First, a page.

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News > Latin America

Argentine State Airline Strikes Against Gov't Austerity, Layoffs

  • Passengers at the Buenos Aires airport during the 24-hour strike called by Argentina's state-owned airline Aerolineas Argentinas days before G-20 summit in the city. November 26, 2018

    Passengers at the Buenos Aires airport during the 24-hour strike called by Argentina's state-owned airline Aerolineas Argentinas days before G-20 summit in the city. November 26, 2018 | Photo: Reuters

Published 26 November 2018

Unions say President Macri is 'creating conflict' to privatize the 67-year-old state Aerolineas Argentinas, forcing an all-around transport to strike this week.

Aerolineas Argentinas (AA) is canceling all flights on Monday after its United Airlines Union (UALU) declared a strike against the government's layoff of 376 of its employees saying that the Mauricio Macri administration wants to “create conflict” between the airline and unions in order to eventually privatize the state-run institution.

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The UALU which includes AA pilots, staff and technicians launched a 24-hour strike that began on Monday at 12:00 a.m. local time accusing the government of attempting to sell off the state-run airline.

Some 371 flights were canceled affecting an estimated 40,000 flyers during the Nov. 26 standoff.

Argentina’s Minister of Transportation Guillermo Dietrich is saying the airline could suffer "a bailout," and is accusing the union of having a "pathetic attitude." The UALU said in a Nov. 23 statement, the same day as the mass layoff, that the Macri administration is “demonizing workers,” and that Dietrich is leading the public to believe that the administration tried to dialogue with the union, which the union says “never happened.”

The UALU says the government has “escalated” the situation resulting in the day-long standoff. In a local radio interview, unions spokesperson Marcelo Uhrich said: "It was not necessary that we have gotten to this point."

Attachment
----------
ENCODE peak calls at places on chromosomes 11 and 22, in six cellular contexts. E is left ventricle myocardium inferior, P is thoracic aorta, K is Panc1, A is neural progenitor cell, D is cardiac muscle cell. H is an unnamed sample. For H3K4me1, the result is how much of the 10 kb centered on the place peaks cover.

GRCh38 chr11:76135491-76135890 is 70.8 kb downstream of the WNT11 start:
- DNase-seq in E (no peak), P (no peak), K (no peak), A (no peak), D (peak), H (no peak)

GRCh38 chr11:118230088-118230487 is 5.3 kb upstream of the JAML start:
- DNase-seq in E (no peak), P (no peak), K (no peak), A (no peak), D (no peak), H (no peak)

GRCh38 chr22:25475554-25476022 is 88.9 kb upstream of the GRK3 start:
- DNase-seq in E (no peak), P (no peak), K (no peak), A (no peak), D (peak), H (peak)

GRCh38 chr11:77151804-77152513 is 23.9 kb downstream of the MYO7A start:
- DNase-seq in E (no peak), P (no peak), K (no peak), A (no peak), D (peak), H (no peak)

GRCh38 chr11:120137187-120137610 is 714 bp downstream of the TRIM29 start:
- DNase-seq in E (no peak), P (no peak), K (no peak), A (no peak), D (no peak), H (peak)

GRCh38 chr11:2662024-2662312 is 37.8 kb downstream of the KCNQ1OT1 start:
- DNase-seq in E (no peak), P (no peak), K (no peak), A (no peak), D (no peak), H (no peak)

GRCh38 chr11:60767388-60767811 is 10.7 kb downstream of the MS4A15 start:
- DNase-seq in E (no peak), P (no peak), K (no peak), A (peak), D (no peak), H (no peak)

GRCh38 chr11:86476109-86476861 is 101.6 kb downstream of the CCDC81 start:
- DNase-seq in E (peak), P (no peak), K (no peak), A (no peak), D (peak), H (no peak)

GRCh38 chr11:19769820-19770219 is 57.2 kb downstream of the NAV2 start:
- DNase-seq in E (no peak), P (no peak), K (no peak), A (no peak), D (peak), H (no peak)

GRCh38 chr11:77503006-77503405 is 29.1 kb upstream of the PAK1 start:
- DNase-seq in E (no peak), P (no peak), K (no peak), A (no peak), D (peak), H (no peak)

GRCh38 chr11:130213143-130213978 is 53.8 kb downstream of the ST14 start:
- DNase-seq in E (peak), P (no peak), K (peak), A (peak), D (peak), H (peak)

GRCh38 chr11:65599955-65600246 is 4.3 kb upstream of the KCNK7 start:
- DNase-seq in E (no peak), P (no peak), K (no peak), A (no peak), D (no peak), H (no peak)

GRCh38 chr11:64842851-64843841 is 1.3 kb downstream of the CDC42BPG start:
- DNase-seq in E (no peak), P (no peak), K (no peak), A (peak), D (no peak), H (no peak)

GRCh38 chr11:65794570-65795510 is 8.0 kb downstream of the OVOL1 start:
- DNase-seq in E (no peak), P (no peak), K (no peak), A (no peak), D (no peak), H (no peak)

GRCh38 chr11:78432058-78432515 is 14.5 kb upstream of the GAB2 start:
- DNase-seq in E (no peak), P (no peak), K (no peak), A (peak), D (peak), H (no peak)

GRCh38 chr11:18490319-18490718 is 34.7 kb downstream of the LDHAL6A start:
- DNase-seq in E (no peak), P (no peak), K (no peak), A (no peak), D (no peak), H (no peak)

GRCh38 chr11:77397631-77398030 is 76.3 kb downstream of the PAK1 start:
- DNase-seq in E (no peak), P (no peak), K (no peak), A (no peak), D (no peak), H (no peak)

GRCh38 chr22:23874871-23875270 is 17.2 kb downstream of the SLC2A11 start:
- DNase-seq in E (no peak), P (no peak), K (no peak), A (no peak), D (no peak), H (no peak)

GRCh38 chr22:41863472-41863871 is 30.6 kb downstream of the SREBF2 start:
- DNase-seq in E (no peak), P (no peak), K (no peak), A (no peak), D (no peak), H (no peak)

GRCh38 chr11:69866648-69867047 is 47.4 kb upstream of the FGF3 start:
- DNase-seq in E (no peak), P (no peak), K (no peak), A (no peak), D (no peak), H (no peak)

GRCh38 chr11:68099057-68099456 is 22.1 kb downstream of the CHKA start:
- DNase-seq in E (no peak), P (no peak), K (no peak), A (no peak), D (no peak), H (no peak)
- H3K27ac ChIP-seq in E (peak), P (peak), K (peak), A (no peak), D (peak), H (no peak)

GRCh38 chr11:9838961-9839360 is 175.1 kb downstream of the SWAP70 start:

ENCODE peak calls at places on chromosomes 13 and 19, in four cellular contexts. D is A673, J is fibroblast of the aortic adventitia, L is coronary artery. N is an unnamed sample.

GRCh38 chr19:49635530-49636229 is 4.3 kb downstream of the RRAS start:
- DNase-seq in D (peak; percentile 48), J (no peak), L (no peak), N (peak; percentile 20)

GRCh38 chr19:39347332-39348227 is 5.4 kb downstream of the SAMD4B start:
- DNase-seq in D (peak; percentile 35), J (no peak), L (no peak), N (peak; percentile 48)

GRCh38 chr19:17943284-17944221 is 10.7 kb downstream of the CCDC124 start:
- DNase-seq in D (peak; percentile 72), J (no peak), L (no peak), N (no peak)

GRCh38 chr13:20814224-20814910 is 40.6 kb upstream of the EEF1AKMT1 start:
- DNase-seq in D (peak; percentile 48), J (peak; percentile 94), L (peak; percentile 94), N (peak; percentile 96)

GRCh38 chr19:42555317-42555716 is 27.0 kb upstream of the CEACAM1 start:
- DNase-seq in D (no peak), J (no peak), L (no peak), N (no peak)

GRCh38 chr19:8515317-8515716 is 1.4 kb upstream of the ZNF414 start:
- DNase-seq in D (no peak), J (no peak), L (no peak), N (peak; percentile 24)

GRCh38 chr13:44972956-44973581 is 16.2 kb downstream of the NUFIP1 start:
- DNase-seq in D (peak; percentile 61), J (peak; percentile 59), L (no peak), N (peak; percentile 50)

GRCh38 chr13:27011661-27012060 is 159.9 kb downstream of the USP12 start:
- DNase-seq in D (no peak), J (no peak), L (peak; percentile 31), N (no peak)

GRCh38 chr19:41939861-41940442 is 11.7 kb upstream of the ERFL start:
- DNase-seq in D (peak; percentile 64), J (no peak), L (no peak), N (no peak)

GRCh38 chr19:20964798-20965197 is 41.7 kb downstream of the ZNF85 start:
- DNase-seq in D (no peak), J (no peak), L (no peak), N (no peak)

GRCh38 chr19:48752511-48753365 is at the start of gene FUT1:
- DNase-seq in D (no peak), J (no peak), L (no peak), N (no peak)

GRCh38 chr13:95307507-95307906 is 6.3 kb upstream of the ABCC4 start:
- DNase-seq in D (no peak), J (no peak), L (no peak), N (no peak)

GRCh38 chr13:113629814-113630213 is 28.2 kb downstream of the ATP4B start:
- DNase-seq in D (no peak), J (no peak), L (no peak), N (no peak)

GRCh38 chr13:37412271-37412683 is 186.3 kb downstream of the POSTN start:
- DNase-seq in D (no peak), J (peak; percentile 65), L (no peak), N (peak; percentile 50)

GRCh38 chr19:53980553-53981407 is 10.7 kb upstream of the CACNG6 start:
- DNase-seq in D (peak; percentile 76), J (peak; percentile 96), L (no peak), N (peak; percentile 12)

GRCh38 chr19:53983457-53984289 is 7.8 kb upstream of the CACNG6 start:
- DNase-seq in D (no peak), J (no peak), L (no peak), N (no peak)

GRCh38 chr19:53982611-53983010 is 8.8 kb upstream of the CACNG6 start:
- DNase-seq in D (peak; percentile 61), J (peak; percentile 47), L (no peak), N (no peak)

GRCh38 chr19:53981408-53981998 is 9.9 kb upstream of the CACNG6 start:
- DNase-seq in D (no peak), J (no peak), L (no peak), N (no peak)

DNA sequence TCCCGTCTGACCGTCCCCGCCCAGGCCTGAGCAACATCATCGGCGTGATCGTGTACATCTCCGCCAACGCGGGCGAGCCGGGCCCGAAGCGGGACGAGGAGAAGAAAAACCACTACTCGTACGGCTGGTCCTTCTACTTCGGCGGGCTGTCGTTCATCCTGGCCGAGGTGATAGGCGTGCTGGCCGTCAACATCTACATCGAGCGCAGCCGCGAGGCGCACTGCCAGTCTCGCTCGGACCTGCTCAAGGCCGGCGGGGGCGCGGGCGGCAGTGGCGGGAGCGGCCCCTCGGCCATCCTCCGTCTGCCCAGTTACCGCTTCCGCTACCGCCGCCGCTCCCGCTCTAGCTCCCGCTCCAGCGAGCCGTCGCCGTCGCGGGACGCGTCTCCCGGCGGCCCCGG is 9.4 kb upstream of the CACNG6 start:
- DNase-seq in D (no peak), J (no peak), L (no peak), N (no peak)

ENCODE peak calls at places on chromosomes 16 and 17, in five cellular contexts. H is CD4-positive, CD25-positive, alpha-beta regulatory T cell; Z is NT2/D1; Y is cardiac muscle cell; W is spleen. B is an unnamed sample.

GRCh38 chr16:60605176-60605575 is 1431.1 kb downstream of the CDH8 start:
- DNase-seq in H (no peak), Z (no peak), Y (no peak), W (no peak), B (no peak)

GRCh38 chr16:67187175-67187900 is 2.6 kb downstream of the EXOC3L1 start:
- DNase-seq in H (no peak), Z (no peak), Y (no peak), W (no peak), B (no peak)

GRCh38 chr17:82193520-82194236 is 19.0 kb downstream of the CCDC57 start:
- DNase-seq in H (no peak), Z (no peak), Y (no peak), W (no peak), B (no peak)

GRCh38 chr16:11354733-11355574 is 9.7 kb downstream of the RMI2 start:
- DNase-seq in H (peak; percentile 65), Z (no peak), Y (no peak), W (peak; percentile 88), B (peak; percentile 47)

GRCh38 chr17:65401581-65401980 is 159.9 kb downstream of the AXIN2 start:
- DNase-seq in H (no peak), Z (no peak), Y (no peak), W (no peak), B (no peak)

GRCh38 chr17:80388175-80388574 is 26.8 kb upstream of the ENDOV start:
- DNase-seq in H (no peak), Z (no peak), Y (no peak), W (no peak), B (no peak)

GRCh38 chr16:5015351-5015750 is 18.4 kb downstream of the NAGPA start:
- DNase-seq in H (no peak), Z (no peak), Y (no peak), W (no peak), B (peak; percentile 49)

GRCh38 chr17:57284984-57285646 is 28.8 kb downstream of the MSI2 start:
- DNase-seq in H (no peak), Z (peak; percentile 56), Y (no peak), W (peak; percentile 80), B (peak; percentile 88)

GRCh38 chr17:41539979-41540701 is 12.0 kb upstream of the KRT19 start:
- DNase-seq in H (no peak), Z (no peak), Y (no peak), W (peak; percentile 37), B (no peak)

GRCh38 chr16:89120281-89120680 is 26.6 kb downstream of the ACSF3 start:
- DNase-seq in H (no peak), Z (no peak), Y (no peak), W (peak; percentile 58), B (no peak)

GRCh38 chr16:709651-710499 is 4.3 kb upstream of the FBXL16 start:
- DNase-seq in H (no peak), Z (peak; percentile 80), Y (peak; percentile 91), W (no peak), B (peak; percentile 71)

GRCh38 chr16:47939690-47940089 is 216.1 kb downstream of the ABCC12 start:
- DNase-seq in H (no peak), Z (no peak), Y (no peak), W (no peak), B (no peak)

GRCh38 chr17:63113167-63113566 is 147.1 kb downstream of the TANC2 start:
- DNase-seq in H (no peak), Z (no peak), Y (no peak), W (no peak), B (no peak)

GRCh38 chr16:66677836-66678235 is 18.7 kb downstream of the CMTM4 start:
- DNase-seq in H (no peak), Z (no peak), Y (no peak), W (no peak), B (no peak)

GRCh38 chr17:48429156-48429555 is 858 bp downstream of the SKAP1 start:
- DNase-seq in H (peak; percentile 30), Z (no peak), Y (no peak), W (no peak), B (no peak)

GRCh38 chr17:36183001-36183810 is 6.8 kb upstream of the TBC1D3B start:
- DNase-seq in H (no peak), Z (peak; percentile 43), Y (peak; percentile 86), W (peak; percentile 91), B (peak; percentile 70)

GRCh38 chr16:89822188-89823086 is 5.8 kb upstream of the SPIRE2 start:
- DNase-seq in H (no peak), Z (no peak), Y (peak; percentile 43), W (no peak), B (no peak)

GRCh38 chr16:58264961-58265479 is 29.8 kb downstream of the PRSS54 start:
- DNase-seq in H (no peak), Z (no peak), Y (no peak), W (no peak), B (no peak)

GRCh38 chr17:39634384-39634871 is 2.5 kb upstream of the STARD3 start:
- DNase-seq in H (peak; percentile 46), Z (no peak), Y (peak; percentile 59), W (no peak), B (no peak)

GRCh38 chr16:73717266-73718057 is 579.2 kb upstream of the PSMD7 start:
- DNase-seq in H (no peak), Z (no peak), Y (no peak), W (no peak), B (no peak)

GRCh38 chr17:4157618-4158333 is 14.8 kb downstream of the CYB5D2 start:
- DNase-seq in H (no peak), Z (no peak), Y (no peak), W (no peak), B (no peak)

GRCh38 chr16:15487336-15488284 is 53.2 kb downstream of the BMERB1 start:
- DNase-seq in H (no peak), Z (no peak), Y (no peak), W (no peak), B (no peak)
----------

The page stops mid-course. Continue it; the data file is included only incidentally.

Uhrich later told reporters “unions have always been prudent. We are in a trap where (the government) has frozen our salary for five months. ... What more do they want, that we go to work for free?" asked Uhrich in frustration.

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In its statement, the UALU says that the government is sanctioning workers for holding an assembly on Nov. 8 after President Macri threatened to privatize the airline that began flying in 1950. The union adds that the state airline is not implementing a negotiated trigger clause that would increase worker wages according to national inflation that has averaged 40 percent over the past several months. The UALU says that current pay doesn’t allow airline workers to “pay for their daily purchases.”

Deitrich said on Monday that the airline is functioning well and on time, and that, “employees every day make the airline work well. The minister then blamed union leaders for their “pathetic attitudes” for closing down the airline for the day. “Unfortunately, union delegates with pathetic attitudes come and tell (employees) that they can not work anymore.”

Starting Tuesday morning, the nation’s buses, subways and all public transport will halt between 4:00 a.m. and 7:00 a.m. in protest to the upcoming G-20 summit to be held Nov. 30- Dec. 2 in Buenos Aires. The strike is being organized by the Argentine Confederation of Transport Workers and will continue all week, say unions.

State employees are protesting the international summit, state austerity and the US$56.3 billion International Monetary Fund (IMF) loan that Macri recently negotiated while average citizens are suffering from the country's economic recession and increased poverty. 

The strike also comes as the first protests against the G20 have already begun in the capital Monday in which protesters are demanding government aid and benefits that are being downsized as a result of the IMF-mandated austerity in return for loans.

At the same time, multiple workers unions were also protesting Monday over the suspected police killings of two members of the General Confederation of Workers of the Popular Economy (CTEP) 

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